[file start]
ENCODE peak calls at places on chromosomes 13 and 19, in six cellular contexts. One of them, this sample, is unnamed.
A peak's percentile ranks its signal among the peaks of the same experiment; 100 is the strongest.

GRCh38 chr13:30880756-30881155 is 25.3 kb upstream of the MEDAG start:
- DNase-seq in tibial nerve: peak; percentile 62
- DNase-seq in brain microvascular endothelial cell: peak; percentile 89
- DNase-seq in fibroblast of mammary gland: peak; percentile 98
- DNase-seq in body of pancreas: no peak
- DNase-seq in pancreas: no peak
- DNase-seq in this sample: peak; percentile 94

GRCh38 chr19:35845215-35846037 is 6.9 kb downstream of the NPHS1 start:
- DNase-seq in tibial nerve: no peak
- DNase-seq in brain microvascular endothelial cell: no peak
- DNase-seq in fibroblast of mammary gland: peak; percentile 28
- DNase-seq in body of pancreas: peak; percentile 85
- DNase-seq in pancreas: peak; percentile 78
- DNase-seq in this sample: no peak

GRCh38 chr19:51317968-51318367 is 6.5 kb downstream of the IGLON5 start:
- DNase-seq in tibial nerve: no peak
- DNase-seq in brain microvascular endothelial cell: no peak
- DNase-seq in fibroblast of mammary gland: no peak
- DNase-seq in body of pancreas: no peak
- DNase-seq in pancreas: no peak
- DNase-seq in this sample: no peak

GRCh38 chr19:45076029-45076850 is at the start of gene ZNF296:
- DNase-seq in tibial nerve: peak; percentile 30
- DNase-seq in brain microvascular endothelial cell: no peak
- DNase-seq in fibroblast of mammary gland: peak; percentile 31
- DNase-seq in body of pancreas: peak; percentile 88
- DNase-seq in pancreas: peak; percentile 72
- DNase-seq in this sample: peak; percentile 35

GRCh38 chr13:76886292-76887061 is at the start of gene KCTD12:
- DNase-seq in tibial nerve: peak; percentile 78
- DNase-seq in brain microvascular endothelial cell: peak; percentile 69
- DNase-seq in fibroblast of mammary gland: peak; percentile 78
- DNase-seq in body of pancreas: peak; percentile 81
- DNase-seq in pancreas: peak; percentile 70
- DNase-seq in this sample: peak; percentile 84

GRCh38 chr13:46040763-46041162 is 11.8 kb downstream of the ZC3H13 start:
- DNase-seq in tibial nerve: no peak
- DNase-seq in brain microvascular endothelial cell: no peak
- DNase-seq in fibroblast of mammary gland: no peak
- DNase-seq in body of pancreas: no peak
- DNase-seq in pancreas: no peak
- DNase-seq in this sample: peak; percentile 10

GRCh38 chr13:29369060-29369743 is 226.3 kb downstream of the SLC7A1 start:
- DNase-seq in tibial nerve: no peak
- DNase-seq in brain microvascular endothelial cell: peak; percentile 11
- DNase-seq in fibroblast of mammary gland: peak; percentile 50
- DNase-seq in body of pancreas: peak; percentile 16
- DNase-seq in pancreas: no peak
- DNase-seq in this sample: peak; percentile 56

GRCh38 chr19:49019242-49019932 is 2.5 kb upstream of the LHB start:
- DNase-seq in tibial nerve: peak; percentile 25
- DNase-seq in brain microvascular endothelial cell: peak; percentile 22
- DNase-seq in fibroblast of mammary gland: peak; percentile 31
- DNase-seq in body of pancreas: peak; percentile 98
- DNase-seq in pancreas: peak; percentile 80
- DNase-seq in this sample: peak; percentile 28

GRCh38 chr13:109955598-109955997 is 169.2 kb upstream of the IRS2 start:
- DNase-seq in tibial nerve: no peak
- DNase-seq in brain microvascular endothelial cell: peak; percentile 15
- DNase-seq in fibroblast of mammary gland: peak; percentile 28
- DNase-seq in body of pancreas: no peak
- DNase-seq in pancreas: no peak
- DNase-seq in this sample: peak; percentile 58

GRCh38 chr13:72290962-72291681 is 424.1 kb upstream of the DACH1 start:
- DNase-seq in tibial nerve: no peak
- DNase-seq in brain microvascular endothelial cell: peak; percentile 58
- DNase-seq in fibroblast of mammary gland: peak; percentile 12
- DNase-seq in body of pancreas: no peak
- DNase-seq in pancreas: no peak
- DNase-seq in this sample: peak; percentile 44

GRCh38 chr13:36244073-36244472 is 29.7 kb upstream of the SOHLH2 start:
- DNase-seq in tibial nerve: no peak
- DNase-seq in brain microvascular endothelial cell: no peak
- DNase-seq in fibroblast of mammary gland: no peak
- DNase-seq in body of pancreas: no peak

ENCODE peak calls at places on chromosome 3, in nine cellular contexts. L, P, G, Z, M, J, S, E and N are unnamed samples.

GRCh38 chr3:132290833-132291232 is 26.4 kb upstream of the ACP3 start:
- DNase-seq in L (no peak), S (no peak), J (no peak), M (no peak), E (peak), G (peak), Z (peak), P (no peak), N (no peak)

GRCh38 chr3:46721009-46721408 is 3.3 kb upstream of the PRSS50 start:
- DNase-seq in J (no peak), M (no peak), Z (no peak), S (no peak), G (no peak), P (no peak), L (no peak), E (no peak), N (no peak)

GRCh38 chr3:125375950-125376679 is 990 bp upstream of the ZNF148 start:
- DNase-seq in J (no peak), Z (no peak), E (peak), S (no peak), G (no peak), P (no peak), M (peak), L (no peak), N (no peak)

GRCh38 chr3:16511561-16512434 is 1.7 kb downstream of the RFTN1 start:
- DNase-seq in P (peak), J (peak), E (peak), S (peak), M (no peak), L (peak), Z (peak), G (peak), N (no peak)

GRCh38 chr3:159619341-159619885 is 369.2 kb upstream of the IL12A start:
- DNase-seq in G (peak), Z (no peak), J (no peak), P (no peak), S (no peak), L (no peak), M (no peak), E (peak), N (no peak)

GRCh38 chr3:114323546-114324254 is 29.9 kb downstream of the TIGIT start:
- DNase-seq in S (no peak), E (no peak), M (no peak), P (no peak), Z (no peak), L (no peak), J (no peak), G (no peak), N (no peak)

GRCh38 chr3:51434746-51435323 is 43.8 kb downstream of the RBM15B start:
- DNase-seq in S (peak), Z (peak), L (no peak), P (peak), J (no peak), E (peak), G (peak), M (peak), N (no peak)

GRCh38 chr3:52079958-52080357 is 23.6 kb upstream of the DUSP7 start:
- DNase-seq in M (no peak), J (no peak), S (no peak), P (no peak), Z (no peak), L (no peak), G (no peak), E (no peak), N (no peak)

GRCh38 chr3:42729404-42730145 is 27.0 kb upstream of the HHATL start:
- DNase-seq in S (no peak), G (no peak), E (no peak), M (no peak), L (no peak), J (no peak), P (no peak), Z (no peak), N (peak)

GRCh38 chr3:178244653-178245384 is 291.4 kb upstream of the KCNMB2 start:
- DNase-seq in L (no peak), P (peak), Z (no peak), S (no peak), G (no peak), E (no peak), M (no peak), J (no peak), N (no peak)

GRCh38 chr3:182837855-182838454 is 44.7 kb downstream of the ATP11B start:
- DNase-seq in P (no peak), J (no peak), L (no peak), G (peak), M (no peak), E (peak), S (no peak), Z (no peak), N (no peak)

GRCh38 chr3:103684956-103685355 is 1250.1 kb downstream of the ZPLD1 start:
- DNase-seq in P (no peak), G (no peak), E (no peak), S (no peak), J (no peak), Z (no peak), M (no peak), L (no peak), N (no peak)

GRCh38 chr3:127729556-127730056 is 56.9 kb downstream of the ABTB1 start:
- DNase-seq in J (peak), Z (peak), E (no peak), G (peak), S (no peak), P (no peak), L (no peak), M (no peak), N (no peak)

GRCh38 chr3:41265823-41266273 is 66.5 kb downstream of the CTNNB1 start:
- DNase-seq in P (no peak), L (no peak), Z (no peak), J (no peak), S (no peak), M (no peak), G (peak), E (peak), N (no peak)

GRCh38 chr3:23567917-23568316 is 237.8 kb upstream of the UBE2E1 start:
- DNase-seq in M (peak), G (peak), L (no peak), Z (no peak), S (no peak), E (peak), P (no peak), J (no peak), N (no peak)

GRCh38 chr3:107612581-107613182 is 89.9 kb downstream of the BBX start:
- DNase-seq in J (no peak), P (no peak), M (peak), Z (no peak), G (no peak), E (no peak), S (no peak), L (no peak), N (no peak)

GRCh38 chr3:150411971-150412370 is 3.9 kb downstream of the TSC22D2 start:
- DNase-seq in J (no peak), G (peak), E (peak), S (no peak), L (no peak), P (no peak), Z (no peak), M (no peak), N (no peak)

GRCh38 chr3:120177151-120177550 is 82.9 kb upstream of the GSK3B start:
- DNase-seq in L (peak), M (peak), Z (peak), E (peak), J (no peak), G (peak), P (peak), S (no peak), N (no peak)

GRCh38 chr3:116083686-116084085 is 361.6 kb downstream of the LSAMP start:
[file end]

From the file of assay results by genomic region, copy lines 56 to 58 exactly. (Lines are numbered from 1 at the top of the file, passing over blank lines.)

- DNase-seq in body of pancreas: peak; percentile 98
- DNase-seq in pancreas: peak; percentile 80
- DNase-seq in this sample: peak; percentile 28